ESCR-Net contributions to the UN to address climate justice with a focus on loss and damage

Publish Date: 
Monday, April 22, 2024

The Loss and Damage Fund must create a mechanism that enables meaningful participation of the frontline communities.


This submission is developed collectively and endorsed by 38 human rights and environmental organisations, social and peoples’ movements including feminist and Indigenous movements, -members of ESCR-Net- in response to the call for inputs to the United Nations Special Rapporteur on the Right to Development addressing climate justice with a particular focus on loss and damage.

The submission addresses realities of loss and damage highlighting case studies shared by frontline communities from different regions who are experiencing direct impacts of loss and damage and how it affects their right to development. Furthermore, the submission highlights members' analysis on States legal and moral obligations, corporate accountability. ESCR-Net members also continue to reaffirm that financing for loss and damage must be delivered grounded in human rights on the basis of equity and cannot be seen as a charity or a relief fund. For this, the administration and operationalisation of the Loss and Damage Fund must:

  • Operate based on Polluter Pays and CBDR-RC principles. Climate debt of the Global North countries must be paid based on the principles of Polluters pay and CBDR-RC. 
  • Create no-debt and be granted in the form of public finance. The LDF must provide grant-based finance to prevent the creation of new debts adding to the burden of the Global South countries vulnerable to the impact of loss and damage.
  • Ensure meaningful and effective participation of frontline communities disproportionately affected by the impacts of loss and damage. The Loss and Damage Fund must create a mechanism that enables meaningful participation of the frontline communities particularly in decision-making processes related to modalities, disbursement, implementation, and monitoring of the Fund.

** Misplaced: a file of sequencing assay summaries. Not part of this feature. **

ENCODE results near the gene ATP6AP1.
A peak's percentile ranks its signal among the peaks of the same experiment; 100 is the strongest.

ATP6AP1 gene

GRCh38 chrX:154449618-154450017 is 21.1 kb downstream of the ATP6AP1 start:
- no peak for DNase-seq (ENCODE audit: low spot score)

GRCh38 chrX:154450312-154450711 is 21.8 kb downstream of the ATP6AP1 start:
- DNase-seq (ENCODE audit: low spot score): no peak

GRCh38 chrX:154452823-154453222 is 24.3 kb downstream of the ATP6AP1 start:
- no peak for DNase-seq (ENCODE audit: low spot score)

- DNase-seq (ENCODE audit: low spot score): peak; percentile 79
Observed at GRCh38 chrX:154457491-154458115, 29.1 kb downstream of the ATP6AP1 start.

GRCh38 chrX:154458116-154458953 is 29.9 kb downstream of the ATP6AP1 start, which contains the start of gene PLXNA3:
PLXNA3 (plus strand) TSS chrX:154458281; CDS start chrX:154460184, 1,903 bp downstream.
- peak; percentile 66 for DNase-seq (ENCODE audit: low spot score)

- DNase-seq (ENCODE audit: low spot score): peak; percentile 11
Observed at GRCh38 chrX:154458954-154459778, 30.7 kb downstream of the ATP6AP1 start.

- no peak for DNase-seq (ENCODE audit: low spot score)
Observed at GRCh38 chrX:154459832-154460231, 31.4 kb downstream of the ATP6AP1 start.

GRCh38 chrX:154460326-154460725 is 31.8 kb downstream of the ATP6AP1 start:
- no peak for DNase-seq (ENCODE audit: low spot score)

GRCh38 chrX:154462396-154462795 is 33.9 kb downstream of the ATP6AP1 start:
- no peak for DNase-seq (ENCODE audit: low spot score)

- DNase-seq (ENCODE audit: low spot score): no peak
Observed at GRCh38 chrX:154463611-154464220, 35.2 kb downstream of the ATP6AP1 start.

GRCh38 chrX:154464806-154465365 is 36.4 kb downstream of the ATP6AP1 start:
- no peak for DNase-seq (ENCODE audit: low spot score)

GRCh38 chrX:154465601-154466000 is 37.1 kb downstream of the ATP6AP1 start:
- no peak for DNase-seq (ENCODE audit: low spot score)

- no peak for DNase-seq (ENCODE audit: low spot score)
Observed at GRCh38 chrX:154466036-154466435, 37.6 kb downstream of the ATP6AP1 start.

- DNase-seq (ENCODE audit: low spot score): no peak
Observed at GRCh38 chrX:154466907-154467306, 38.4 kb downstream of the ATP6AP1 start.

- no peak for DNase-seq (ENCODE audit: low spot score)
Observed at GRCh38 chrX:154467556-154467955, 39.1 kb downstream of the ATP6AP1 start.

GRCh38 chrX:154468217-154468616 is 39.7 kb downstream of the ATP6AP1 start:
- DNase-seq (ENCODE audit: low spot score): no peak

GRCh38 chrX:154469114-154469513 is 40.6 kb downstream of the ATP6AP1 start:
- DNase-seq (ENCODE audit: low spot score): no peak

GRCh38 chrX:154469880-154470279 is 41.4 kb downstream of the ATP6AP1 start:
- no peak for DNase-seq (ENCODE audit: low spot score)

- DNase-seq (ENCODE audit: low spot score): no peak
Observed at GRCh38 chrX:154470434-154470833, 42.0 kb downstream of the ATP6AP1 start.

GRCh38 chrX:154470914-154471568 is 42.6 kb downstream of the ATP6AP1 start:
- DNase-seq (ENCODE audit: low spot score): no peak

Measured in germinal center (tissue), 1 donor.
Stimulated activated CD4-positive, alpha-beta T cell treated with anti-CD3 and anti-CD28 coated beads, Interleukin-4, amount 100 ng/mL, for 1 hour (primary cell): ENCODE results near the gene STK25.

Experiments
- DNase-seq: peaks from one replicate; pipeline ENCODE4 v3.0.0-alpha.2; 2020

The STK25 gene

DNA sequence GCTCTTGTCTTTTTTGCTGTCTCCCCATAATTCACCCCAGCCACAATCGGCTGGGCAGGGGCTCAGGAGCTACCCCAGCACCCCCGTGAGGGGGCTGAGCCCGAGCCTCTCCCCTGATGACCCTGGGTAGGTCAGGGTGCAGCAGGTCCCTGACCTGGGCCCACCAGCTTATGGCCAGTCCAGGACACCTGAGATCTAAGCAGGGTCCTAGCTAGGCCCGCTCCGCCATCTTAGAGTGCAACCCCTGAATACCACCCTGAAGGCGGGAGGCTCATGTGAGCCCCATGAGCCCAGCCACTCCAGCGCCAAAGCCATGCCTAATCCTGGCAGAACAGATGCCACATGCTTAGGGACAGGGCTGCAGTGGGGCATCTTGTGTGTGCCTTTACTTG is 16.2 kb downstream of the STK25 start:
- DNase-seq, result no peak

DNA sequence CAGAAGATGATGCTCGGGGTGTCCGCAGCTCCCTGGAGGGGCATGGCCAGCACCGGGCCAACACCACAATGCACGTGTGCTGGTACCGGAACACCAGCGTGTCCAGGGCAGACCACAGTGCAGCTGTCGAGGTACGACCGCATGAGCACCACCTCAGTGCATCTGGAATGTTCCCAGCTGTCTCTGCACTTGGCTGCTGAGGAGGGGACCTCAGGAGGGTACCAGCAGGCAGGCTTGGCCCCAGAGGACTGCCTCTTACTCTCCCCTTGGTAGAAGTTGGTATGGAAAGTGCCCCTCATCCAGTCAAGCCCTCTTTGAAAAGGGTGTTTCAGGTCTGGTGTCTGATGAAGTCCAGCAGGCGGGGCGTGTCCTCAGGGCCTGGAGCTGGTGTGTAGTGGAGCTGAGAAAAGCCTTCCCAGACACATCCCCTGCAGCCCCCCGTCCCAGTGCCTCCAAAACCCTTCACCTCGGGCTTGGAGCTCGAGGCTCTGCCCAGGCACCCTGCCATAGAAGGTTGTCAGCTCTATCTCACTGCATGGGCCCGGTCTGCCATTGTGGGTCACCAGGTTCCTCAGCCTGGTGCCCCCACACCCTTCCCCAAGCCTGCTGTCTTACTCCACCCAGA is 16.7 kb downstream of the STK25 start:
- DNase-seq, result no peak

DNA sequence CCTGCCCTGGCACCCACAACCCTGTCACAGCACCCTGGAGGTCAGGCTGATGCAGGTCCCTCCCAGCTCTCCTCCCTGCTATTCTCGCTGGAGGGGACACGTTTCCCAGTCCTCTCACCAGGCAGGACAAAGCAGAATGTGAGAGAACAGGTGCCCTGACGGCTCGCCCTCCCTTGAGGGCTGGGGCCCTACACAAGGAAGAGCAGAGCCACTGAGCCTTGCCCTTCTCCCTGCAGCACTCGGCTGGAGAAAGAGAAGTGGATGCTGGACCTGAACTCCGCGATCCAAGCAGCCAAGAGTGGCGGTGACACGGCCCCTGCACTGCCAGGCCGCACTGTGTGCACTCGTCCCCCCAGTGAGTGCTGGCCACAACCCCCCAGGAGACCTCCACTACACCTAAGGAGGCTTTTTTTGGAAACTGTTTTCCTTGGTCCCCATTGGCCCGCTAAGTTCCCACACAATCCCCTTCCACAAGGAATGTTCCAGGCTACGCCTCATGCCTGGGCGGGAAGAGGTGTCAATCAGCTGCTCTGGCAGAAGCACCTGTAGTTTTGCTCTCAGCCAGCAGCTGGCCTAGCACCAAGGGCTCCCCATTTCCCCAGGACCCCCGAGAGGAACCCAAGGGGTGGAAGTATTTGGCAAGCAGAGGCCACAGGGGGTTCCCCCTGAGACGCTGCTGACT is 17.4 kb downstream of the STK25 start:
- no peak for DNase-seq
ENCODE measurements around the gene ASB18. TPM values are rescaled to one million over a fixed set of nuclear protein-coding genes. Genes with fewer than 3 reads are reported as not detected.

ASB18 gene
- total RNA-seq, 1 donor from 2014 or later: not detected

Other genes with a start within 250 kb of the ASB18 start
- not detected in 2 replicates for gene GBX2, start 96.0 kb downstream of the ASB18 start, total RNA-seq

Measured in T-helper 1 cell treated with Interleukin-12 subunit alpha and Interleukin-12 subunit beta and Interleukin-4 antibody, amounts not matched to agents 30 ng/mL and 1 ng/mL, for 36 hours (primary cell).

• Recognise and respect the collective rights of Indigenous Peoples. Strengthening collective rights such as FPIC and the right to self-determination of Indigenous Peoples, as well as rights to ownership of land, including coastal land, territory and resources, and tenure rights may lead to reducing vulnerability in the context of loss and damage.
  • Ensure transparency and accountability. Transparent reporting, effective safeguards and redress mechanisms in line with international human rights standards and instruments, as well as the Paris Agreement, must be in place to prevent human rights violations and enable access to justice in the operationalization of the LDF.


Members contributing to the submission:

1. Asian Forum for Human Rights and Development (FORUM-ASIA), Thailand/Regional;

2. Comité Ambiental en Defensa de la Vida, Colombia;

3. European Center For Constitutional and Human Rights (ECCHR), Germany/Regional;

4. FIAN International, Germany/Global;

5. International Accountability Project (IAP), United States/Global;

6. International Women's Rights Action Watch Asia Pacific (IWRAW-AP), Malaysia/Global; 

7. Kavita Naidu (individual member);

8. La Ruta del Clima, Costa Rica;

9. Lien Vandamme, Centre for International Environmental Law (CIEL), Switzerland/Global;

10. National Fisheries Solidarity Organisation (NAFSO), Sri Lanka;


Members endorsing the submission:

1. Alternative ASEAN Network on Burma (ALTSEAN-Burma), Thailand;

2. Asia Pacific Forum on Women, Law and Development (APWLD), Thailand/Regional;

3. Asociación Interamericana para la Defensa del Ambiente (AIDA), United States/Regional;

4. Botswana Khwedom Council, Botswana;

5. Center for Economic Social and Cultural Rights (CESR), United States/Global;

6. Centre for Human Rights and Development (CHRD), Mongolia;

7. Centre de Recherche sur l'Environnement, la Démocratie et les Droits de l'Homme (CREDDHO),

Democratic Republic of the Congo;

8. Consejo de Pueblos Wuxhtaj, Guatemala;

9. Dibeen for Environmental Development, Jordan; 

10. Due Process of Law Foundation, United States;

11. El Molo Forum, Kenya;

12. Endorois Indigenous Women Empowerment Network (EIWEN), Kenya;

13. Endorois  Welfare Council (EWC), Kenya;

14. Franciscans International, Switzerland/Global; 

15. Global Initiative for Economic, Social and Cultural Rights (GI-ESCR), United States/Global;

16. Green Advocates, Liberia;

17. Habitat International Coalition, (Egypt, India, Kenya, Mexico)/Global;

18. Human Rights Law Network, India;

19. Lok Shakti Abhiyan, India;

20. Manushya Foundation, Laos-Thailand;

21. Movement for the Survival of the Ogoni People (MOSOP), Nigeria;

22. Natural Resource Women Platform (NRWP), Liberia;

23. Ogiek Peoples’ Development Program (OPDP), Kenya;

24. Pakistan Fisherfolk Forum, Pakistan;

25. Red Chimpu Warmi, Bolivia;

26. The Association for Women’s Rights in Development (AWID), Canada/Global;

27. World Forum of Fisher People (WFFP), Kenya/Global;

28. Zimbabwe People’s Land Rights Movement, Zimbabwe;

Download the submission in English, Spanish, French and Arabic